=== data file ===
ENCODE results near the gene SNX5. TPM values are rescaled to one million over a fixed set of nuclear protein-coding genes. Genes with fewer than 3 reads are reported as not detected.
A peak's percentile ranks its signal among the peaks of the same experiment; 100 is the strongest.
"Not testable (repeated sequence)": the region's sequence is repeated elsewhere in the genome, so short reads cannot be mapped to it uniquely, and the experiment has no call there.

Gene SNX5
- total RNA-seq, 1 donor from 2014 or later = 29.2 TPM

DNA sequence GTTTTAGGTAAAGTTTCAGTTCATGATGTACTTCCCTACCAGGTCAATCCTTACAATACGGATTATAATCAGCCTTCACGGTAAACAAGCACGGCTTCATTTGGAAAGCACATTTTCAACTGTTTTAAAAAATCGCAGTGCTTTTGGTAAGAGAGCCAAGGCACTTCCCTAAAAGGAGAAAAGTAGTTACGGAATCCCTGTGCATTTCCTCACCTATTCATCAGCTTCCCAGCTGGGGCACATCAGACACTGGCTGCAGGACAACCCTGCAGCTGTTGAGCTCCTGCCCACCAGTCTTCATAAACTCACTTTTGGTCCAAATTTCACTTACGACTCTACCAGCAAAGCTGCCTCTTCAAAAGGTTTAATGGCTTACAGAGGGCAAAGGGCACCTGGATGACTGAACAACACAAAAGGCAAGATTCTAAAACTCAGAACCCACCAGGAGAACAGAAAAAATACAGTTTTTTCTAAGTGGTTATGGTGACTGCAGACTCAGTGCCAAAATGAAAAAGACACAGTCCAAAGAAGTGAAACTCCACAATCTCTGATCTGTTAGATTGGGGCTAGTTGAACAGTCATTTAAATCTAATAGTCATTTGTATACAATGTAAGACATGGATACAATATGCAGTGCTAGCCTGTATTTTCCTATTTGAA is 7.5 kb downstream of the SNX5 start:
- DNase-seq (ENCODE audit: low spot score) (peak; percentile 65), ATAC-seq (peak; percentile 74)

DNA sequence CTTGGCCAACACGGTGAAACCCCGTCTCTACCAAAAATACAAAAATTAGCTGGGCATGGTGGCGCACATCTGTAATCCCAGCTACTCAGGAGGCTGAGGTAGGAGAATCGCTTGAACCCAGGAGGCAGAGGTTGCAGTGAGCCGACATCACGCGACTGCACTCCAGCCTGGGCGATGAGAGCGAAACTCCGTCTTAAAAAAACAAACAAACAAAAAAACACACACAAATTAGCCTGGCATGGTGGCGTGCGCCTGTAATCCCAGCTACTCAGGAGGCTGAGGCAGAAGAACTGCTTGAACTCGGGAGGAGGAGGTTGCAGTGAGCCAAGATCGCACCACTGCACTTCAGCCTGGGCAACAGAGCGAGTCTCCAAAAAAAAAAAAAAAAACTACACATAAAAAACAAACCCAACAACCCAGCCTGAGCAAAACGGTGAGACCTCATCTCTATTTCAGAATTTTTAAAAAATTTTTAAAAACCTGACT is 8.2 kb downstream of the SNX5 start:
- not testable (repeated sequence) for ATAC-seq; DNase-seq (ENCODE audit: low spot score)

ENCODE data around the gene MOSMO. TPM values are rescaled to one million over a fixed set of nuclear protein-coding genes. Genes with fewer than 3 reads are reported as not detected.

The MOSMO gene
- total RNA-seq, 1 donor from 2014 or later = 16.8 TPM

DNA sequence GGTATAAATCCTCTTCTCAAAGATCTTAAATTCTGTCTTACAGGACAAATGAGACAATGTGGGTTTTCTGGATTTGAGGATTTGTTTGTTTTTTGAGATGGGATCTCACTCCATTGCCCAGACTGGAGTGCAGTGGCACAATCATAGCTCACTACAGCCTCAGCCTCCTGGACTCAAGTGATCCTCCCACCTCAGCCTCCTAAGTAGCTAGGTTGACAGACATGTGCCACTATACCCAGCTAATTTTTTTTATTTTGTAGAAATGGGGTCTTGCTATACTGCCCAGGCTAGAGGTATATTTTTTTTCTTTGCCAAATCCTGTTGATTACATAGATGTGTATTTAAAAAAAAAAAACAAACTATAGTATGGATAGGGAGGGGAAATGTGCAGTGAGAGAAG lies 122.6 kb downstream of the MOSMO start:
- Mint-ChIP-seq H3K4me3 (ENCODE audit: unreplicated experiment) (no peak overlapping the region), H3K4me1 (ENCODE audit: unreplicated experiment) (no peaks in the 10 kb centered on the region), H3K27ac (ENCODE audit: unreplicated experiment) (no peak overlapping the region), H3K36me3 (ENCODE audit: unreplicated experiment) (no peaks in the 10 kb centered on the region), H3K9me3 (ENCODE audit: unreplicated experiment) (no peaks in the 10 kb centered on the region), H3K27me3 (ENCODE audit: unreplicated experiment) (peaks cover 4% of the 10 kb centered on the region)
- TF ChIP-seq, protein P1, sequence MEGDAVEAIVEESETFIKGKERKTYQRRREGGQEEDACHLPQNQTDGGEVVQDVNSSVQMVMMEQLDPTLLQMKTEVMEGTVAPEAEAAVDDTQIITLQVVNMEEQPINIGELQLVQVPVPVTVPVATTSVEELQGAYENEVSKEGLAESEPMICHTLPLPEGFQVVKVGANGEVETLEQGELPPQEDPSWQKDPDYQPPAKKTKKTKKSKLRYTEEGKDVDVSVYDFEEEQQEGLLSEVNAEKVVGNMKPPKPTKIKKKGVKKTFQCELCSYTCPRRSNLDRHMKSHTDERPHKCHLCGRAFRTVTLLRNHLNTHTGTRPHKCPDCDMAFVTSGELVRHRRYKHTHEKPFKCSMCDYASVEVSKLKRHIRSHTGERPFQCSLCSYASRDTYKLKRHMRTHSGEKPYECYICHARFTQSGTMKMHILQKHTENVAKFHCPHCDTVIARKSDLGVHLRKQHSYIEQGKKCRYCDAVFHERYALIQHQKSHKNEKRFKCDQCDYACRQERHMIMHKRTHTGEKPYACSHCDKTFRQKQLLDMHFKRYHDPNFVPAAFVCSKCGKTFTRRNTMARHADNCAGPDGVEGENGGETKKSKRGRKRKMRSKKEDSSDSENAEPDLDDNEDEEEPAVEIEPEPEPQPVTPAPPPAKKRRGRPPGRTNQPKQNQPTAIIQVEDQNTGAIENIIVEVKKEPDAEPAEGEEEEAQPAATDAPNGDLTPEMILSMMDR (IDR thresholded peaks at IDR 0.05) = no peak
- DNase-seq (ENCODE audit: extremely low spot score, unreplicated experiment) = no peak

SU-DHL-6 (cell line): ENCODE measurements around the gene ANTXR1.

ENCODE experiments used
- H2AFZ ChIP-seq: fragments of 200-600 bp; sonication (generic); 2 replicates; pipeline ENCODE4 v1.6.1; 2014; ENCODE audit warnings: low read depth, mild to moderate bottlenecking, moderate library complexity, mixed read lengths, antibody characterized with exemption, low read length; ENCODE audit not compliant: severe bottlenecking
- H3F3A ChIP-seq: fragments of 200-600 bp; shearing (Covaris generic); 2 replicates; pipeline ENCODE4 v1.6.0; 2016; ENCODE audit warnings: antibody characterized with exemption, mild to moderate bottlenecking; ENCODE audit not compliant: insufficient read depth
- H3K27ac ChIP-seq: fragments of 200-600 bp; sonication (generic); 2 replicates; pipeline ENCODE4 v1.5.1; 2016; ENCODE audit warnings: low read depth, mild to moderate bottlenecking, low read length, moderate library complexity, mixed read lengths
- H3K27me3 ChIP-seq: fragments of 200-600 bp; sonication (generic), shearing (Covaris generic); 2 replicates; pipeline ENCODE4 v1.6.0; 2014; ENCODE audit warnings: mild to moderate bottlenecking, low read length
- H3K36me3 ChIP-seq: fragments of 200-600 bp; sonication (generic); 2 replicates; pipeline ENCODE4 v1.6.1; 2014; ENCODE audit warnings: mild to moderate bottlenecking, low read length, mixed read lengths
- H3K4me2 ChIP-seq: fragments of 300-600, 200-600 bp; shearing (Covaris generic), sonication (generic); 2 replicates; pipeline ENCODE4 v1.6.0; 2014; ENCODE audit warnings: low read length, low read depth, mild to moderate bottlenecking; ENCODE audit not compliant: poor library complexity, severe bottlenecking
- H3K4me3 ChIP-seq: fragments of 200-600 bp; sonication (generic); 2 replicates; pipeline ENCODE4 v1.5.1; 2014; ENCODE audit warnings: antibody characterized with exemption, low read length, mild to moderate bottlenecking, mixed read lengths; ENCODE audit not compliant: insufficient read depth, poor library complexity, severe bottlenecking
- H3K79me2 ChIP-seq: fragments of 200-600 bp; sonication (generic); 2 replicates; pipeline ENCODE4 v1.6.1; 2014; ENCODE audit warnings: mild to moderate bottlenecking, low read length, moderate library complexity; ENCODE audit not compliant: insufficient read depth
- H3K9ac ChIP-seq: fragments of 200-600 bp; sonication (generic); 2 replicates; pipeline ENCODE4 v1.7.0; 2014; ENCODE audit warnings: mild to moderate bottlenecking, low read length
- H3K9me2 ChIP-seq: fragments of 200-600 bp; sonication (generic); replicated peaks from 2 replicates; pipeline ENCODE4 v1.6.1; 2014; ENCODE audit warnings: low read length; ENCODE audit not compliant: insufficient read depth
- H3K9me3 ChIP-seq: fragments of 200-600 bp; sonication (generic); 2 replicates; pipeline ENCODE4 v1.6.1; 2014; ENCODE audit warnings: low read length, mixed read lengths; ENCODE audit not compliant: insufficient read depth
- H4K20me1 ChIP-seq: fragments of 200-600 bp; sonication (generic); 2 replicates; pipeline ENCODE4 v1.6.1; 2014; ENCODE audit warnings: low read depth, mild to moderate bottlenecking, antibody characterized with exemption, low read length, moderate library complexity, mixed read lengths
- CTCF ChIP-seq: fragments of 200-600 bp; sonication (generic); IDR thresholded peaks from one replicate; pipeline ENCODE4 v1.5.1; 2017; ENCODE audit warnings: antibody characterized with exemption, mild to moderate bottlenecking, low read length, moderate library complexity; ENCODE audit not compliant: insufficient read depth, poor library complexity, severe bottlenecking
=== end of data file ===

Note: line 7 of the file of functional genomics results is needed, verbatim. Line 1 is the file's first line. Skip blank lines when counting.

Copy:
- DNase-seq (ENCODE audit: low spot score) (peak; percentile 65), ATAC-seq (peak; percentile 74)